Mount Vernon High School - Skagina Yearbook (Mount Vernon, WA)

 - Class of 1929

Page 1 of 114

 

Mount Vernon High School - Skagina Yearbook (Mount Vernon, WA) online yearbook collection, 1929 Edition, Cover
Cover



Page 6, 1929 Edition, Mount Vernon High School - Skagina Yearbook (Mount Vernon, WA) online yearbook collectionPage 7, 1929 Edition, Mount Vernon High School - Skagina Yearbook (Mount Vernon, WA) online yearbook collection
Pages 6 - 7

Page 10, 1929 Edition, Mount Vernon High School - Skagina Yearbook (Mount Vernon, WA) online yearbook collectionPage 11, 1929 Edition, Mount Vernon High School - Skagina Yearbook (Mount Vernon, WA) online yearbook collection
Pages 10 - 11

Page 14, 1929 Edition, Mount Vernon High School - Skagina Yearbook (Mount Vernon, WA) online yearbook collectionPage 15, 1929 Edition, Mount Vernon High School - Skagina Yearbook (Mount Vernon, WA) online yearbook collection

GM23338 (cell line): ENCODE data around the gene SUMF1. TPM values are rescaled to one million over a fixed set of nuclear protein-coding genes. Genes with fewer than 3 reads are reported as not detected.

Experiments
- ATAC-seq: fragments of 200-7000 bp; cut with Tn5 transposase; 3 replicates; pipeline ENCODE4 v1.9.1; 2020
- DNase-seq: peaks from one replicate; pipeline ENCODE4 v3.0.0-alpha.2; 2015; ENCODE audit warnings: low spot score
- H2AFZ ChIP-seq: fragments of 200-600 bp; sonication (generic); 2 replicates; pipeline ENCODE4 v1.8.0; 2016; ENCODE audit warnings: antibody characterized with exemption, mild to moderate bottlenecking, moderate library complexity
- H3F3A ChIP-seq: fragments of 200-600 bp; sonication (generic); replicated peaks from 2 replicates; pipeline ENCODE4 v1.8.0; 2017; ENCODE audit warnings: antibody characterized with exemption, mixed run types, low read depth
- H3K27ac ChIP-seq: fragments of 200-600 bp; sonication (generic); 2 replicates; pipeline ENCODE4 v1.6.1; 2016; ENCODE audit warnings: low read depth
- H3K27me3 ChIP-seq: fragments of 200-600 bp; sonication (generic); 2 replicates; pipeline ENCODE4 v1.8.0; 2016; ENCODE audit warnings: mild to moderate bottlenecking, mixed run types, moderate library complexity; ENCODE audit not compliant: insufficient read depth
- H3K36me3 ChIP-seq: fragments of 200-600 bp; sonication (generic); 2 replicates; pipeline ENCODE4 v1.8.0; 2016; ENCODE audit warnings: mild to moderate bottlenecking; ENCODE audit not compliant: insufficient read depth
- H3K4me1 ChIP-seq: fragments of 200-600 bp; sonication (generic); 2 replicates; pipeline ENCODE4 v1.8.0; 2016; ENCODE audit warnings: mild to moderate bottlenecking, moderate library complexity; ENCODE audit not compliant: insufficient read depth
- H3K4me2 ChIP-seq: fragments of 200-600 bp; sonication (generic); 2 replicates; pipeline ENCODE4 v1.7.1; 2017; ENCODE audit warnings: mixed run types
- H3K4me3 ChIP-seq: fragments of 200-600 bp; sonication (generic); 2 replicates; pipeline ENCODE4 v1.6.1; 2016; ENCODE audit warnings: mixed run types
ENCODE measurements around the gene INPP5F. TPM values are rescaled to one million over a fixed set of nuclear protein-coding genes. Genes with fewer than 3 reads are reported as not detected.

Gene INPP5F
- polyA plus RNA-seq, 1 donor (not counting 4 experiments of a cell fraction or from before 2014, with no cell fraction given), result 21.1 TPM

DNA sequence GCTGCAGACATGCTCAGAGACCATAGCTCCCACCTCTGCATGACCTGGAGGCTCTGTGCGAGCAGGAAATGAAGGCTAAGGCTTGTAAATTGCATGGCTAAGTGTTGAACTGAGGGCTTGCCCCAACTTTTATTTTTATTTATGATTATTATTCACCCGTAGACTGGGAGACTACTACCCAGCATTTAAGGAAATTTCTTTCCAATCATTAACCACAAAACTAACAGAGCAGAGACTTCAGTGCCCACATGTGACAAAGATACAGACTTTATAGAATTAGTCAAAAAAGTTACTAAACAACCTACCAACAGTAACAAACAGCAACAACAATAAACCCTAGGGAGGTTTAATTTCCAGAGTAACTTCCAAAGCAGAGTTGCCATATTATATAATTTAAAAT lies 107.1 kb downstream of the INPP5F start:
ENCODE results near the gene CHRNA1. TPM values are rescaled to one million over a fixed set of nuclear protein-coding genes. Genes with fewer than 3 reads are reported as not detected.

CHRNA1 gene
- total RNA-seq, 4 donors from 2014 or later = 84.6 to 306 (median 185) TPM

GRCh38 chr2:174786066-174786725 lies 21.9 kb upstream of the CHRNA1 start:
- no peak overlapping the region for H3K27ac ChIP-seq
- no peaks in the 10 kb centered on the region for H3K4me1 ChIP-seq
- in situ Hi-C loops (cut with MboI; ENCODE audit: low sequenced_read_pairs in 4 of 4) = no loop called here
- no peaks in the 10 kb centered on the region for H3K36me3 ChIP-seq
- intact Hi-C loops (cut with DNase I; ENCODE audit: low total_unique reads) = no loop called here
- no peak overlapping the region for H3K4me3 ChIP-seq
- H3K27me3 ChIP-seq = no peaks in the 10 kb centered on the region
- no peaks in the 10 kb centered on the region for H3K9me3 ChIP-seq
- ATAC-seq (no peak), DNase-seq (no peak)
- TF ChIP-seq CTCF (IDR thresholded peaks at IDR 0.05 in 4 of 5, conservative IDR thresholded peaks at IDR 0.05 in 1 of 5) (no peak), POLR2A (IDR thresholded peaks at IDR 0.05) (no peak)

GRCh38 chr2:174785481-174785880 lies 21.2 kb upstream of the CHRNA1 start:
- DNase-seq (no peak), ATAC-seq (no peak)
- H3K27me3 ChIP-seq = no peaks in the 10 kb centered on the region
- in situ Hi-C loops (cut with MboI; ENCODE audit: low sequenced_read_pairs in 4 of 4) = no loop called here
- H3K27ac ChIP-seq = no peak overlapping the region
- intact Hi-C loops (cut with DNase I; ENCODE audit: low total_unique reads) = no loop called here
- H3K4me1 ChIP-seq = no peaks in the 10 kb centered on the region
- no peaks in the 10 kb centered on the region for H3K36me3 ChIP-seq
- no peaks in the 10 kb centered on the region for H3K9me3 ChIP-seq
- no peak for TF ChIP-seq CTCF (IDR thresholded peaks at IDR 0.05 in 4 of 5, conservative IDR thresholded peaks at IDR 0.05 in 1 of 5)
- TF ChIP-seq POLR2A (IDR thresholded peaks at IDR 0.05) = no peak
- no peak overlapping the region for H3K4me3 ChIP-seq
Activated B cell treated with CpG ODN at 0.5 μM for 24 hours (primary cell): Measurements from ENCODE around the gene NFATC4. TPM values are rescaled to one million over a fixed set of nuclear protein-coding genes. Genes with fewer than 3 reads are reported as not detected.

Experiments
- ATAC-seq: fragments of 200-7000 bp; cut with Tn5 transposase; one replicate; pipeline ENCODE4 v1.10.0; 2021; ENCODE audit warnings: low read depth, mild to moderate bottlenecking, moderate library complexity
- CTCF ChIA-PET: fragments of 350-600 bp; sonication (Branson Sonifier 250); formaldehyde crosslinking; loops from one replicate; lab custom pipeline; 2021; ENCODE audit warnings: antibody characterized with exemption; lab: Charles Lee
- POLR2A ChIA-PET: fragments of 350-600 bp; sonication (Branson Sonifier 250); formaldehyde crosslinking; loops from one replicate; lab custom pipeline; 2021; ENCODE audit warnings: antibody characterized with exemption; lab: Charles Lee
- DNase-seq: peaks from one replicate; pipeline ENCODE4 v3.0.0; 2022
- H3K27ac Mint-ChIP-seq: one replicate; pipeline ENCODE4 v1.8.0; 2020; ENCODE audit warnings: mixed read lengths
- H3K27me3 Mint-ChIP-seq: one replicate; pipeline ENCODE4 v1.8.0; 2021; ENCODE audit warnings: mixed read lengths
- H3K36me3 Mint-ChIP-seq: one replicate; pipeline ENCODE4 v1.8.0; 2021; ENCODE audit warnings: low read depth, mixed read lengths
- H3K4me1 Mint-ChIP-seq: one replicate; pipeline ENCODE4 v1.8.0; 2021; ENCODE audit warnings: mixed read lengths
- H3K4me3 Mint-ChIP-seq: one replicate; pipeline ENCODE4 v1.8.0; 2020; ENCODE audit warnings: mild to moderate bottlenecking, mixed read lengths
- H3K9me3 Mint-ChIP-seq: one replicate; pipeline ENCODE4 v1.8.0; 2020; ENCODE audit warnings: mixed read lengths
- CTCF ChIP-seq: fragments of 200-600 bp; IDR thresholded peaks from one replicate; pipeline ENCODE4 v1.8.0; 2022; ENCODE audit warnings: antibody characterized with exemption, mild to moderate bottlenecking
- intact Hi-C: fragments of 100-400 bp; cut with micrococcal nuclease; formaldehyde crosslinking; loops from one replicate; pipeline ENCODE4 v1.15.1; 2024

Pages 14 - 15

Page 8, 1929 Edition, Mount Vernon High School - Skagina Yearbook (Mount Vernon, WA) online yearbook collectionPage 9, 1929 Edition, Mount Vernon High School - Skagina Yearbook (Mount Vernon, WA) online yearbook collection
Pages 8 - 9
Page 12, 1929 Edition, Mount Vernon High School - Skagina Yearbook (Mount Vernon, WA) online yearbook collectionPage 13, 1929 Edition, Mount Vernon High School - Skagina Yearbook (Mount Vernon, WA) online yearbook collection
Pages 12 - 13
Page 16, 1929 Edition, Mount Vernon High School - Skagina Yearbook (Mount Vernon, WA) online yearbook collectionPage 17, 1929 Edition, Mount Vernon High School - Skagina Yearbook (Mount Vernon, WA) online yearbook collection
Pages 16 - 17

Text from Pages 1 - 114 of the 1929 volume: